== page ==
I can’t speak for others but I personally  would assume any future buyers will put zero value in my framing. I’ve purchased a few pieces that were framed and I usually ask for piece to be removed and shipped by itself, there is less chance of damage and it’s cheaper, and even if I’m planning on framing a piece I usually don’t like the sellers frame. 

 

 

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Posted (edited)
3 minutes ago, MIL0S said:

 

I can’t speak for others but I personally  would assume any future buyers will put zero value in my framing. I’ve purchased a few pieces that were framed and I usually ask for piece to be removed and shipped by itself, there is less chance of damage and it’s cheaper, and even if I’m planning on framing a piece I usually don’t like the sellers frame. 

 

 

This!

 

Here is one upstairs in the light

D024mKSX0AEKpNQ.jpg

 

Edited by Bird

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Posted (edited)

+1 on what Milo's said.

Misc. Comments:

Make sure you have the wall space.  The final piece will be larger than you realize.

The frame job may cost more than the art itself.  Lol.

I have a piece I picked up in person so I kept the mat and frame.  I hung it up for awhile but now I just don't have the wall space and I also worry about UV light damaging the art.  It's now covered up and "stored away".  UV protection costs more.

 

https://www.comicartfans.com/gallerypiece.asp?piece=120660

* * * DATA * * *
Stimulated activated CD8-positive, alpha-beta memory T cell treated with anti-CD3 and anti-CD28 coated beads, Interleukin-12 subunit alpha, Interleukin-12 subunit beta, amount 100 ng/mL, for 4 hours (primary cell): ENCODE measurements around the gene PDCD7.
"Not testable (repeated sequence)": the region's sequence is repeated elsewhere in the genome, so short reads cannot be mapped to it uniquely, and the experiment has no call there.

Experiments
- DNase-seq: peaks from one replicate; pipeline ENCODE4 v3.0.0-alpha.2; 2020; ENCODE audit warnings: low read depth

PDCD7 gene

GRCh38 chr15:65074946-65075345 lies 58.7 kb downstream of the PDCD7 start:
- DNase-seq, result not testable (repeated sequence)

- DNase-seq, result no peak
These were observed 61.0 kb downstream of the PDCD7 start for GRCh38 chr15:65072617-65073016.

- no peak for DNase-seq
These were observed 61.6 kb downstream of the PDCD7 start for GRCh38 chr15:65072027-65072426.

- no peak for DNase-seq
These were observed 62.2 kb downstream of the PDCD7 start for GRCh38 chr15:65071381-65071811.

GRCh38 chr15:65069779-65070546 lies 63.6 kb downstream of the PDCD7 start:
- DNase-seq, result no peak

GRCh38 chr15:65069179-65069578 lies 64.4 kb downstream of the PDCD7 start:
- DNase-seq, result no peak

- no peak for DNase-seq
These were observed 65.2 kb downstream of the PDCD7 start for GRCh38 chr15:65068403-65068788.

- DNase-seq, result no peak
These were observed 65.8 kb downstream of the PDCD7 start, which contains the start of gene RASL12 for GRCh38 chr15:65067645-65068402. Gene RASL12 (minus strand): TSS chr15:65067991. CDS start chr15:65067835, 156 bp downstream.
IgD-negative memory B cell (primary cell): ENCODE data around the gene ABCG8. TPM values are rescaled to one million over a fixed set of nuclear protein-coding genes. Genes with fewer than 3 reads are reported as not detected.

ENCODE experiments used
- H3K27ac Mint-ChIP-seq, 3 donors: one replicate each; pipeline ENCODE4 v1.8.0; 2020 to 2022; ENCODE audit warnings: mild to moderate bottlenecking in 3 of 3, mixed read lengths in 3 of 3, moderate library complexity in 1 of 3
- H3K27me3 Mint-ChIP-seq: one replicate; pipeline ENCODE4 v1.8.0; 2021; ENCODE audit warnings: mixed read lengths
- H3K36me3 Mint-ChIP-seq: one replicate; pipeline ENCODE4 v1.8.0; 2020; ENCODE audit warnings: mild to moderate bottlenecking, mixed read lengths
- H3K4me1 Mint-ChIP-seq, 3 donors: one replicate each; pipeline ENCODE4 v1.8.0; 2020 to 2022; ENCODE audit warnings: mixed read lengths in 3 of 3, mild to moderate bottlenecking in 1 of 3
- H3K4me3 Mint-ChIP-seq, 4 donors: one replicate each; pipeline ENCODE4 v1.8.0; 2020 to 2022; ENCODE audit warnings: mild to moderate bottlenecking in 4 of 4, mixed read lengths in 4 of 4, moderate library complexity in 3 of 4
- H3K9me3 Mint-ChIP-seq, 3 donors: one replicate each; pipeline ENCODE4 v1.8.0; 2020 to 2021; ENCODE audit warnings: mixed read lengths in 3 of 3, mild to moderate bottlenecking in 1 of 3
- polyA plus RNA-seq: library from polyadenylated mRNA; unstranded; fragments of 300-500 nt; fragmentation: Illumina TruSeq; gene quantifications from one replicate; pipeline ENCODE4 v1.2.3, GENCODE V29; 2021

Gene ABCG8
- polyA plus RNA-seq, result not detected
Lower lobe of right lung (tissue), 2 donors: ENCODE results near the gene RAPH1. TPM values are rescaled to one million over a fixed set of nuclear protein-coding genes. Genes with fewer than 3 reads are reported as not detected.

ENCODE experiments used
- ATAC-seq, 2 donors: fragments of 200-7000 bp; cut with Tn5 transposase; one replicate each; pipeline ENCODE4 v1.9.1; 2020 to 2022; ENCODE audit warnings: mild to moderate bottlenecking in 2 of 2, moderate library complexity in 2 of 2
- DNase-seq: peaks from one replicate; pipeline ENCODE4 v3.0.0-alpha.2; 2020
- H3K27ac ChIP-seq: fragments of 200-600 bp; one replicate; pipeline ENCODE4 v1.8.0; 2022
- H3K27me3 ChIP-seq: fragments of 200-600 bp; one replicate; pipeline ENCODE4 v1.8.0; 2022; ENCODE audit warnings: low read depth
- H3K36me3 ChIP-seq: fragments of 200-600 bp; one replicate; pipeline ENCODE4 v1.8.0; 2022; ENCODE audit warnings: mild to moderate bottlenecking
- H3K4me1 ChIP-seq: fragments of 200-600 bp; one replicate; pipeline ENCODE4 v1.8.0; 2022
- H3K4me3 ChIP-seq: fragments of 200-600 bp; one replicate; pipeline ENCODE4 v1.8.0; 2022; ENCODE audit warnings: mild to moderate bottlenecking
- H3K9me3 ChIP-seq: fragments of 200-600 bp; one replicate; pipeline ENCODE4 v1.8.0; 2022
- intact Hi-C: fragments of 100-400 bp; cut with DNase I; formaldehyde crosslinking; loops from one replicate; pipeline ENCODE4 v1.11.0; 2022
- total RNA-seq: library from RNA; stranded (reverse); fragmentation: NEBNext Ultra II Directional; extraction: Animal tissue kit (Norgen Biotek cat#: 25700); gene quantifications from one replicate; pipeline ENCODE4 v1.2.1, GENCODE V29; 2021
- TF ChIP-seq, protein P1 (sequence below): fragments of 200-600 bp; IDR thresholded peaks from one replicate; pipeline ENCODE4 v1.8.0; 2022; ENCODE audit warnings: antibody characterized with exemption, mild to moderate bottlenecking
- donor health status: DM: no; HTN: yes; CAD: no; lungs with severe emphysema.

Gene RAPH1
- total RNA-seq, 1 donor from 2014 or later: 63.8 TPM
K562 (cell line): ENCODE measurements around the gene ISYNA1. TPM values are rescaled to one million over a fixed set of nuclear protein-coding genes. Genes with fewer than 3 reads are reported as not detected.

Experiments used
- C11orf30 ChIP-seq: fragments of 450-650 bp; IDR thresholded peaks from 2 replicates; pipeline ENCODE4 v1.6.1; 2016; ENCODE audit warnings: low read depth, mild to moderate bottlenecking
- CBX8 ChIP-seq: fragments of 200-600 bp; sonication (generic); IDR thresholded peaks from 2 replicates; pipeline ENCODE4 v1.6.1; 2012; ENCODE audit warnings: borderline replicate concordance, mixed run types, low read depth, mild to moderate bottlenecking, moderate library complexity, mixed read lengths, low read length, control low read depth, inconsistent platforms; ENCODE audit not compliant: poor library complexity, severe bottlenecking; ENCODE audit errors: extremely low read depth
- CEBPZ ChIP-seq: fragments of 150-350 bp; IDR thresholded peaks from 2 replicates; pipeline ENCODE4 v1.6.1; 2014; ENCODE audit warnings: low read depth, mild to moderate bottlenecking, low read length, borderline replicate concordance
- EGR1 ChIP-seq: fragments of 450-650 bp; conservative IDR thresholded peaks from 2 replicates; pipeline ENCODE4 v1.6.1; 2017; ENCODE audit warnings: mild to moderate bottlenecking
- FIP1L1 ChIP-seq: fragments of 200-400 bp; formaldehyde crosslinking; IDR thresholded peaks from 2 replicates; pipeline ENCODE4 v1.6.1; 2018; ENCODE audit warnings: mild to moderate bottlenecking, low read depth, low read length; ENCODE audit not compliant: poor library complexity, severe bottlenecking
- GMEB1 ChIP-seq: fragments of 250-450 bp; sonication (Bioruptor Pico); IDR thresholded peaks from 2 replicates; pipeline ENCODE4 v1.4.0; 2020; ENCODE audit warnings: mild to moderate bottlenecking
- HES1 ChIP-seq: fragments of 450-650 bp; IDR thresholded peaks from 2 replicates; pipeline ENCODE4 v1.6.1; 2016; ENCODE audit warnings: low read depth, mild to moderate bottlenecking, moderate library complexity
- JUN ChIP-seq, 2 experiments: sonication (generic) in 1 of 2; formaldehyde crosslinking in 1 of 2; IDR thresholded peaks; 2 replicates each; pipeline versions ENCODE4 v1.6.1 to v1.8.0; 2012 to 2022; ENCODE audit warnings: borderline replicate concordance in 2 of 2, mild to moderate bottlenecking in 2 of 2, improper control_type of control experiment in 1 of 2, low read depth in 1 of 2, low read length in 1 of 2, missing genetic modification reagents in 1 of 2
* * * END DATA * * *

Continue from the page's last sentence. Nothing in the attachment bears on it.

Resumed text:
Edited by NelsonAI
Link

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19 hours ago, NelsonAI said:

+1 on what Milo's said.

Misc. Comments:

Make sure you have the wall space.  The final piece will be larger than you realize.

The frame job may cost more than the art itself.  Lol.

I have a piece I picked up in person so I kept the mat and frame.  I hung it up for awhile but now I just don't have the wall space and I also worry about UV light damaging the art.  It's now covered up and "stored away".  UV protection costs more.

 

https://www.comicartfans.com/gallerypiece.asp?piece=120660

Oh lordy. I hope it doesn't cost more than the art. If that holds true often, I either way overpaid for the piece or I'm really underestimating framing costs.

I'm definitely good on wall space!

Great piece! You should find an excuse to display it more often!

Thanks for the comments!

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I did it. Once. And only once.

It is just too large and there is way too much passepartout if you know what I mean.

My recommendation would be to frame the artwork nicely and then get a separate small frame for the comic. 

 

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1 hour ago, wurstisart said:

I did it. Once. And only once.

It is just too large and there is way too much passepartout if you know what I mean.

My recommendation would be to frame the artwork nicely and then get a separate small frame for the comic. 

 

Yup. This will be much cheaper too.

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Waste of perfectly good wall space too.

Better to save the wall space for the next original piece you want to frame. I guarantee there will be another. And another. :)

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Posted (edited)
3 hours ago, ESeffinga said:

Waste of perfectly good wall space too.

Better to save the wall space for the next original piece you want to frame. I guarantee there will be another. And another. :)

I have no doubt.

Edited by Varanis

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8 minutes ago, Varanis said:

curious how others tend to value newer art as I am very new to this.